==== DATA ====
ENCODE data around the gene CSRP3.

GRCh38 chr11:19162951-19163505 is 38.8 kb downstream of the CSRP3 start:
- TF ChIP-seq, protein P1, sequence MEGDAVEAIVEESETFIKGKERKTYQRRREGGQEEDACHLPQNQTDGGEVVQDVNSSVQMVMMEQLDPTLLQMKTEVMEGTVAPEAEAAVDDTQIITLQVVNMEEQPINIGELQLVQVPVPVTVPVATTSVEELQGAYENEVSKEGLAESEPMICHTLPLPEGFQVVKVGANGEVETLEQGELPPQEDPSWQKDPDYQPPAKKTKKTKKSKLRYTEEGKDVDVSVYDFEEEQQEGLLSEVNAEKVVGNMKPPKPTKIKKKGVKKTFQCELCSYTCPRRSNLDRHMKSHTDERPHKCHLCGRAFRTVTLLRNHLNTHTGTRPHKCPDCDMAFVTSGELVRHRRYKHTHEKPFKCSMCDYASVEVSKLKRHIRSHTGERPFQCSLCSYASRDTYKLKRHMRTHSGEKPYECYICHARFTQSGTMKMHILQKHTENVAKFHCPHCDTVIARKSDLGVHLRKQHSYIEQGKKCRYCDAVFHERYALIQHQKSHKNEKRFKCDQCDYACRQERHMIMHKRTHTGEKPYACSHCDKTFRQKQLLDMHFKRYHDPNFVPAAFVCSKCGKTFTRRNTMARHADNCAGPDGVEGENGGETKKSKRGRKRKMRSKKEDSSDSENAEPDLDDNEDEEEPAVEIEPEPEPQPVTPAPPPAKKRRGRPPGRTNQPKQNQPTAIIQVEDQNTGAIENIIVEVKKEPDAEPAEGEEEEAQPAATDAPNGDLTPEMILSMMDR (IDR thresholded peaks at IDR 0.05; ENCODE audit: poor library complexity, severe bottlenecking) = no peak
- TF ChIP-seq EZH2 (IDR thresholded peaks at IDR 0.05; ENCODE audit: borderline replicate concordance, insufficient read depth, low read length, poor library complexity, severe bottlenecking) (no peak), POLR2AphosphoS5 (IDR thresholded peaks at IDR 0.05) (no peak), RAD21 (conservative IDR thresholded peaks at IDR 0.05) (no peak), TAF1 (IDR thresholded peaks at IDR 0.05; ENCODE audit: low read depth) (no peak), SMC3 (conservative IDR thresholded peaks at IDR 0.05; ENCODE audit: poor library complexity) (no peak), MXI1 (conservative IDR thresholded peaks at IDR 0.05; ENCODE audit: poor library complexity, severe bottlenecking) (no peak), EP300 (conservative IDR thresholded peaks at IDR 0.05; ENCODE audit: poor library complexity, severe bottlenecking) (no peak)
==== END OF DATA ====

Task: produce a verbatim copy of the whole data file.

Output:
ENCODE data around the gene CSRP3.

GRCh38 chr11:19162951-19163505 is 38.8 kb downstream of the CSRP3 start:
- TF ChIP-seq, protein P1, sequence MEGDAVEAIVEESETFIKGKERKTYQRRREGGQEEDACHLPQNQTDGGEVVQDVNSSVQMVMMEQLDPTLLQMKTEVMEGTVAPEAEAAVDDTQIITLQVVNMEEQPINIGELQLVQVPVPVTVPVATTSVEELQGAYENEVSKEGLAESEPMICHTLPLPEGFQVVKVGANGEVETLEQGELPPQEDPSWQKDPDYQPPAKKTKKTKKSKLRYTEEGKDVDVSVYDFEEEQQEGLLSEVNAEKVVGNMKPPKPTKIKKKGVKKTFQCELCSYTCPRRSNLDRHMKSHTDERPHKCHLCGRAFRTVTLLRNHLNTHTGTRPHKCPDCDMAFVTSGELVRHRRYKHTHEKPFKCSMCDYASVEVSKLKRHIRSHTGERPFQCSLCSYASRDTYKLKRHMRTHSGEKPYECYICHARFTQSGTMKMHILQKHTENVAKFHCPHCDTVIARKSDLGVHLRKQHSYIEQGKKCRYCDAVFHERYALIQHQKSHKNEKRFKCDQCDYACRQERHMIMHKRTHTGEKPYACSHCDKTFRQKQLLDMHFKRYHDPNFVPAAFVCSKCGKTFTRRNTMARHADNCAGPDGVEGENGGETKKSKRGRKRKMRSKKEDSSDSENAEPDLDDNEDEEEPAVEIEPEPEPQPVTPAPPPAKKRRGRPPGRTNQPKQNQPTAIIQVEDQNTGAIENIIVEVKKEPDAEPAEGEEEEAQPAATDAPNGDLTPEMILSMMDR (IDR thresholded peaks at IDR 0.05; ENCODE audit: poor library complexity, severe bottlenecking) = no peak
- TF ChIP-seq EZH2 (IDR thresholded peaks at IDR 0.05; ENCODE audit: borderline replicate concordance, insufficient read depth, low read length, poor library complexity, severe bottlenecking) (no peak), POLR2AphosphoS5 (IDR thresholded peaks at IDR 0.05) (no peak), RAD21 (conservative IDR thresholded peaks at IDR 0.05) (no peak), TAF1 (IDR thresholded peaks at IDR 0.05; ENCODE audit: low read depth) (no peak), SMC3 (conservative IDR thresholded peaks at IDR 0.05; ENCODE audit: poor library complexity) (no peak), MXI1 (conservative IDR thresholded peaks at IDR 0.05; ENCODE audit: poor library complexity, severe bottlenecking) (no peak), EP300 (conservative IDR thresholded peaks at IDR 0.05; ENCODE audit: poor library complexity, severe bottlenecking) (no peak)